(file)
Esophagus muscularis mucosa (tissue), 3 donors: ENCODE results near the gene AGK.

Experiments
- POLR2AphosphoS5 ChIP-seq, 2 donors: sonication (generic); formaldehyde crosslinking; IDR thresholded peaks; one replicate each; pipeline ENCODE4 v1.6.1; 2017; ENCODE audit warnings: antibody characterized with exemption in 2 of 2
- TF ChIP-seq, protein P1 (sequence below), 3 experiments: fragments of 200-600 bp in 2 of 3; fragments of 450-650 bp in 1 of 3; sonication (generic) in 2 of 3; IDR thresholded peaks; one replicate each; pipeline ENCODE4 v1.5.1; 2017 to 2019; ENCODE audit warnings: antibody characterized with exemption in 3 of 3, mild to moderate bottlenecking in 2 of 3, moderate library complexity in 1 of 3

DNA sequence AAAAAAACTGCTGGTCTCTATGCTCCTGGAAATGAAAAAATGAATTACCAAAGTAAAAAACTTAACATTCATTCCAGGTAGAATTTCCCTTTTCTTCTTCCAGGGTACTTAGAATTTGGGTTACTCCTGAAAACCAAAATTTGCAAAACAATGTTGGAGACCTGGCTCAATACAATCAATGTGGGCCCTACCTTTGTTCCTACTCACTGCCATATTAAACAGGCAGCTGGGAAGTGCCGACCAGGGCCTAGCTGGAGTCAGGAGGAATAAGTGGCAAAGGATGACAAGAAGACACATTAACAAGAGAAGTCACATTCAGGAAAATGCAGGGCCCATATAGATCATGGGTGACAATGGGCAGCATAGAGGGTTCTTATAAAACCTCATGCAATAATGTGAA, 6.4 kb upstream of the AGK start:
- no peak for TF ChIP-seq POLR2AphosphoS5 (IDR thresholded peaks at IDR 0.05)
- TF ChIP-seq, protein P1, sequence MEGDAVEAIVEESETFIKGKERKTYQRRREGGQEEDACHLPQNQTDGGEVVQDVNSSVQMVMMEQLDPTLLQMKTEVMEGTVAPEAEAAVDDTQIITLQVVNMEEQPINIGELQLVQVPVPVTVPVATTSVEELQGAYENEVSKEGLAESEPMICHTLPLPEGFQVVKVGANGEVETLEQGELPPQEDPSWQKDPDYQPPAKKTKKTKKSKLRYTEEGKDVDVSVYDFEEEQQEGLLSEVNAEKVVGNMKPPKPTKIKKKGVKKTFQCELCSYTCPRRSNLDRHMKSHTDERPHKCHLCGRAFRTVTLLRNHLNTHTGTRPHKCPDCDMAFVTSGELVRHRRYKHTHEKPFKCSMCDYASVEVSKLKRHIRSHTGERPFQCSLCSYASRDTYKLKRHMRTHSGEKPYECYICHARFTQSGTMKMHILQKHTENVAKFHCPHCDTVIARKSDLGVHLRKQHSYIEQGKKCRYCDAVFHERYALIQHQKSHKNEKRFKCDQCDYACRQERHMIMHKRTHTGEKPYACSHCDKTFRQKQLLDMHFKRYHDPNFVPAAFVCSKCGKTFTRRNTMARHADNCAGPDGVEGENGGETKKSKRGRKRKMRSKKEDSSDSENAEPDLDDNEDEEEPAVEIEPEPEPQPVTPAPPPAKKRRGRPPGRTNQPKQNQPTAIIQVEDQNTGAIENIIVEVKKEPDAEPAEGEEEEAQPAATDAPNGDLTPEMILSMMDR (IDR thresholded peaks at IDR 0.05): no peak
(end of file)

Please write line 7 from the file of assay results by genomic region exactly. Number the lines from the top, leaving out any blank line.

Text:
- TF ChIP-seq, protein P1, sequence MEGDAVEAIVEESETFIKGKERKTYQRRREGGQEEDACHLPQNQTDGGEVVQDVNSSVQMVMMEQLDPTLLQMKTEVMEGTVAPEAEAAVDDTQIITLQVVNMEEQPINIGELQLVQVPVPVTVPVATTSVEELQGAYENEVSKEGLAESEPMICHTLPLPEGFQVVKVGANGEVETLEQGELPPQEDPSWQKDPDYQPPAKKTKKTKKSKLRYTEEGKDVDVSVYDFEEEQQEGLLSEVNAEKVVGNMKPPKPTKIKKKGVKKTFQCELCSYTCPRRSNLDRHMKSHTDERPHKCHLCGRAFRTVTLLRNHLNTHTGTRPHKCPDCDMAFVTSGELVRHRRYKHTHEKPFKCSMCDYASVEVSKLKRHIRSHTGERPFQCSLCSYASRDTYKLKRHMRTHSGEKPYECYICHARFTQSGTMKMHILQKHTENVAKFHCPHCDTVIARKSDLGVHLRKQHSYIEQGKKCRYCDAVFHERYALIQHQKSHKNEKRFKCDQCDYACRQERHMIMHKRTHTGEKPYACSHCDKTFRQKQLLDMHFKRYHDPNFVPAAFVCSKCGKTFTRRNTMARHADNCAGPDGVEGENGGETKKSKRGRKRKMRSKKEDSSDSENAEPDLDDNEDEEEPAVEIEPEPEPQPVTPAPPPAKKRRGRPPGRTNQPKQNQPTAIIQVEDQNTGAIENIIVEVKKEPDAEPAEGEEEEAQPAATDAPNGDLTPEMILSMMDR (IDR thresholded peaks at IDR 0.05): no peak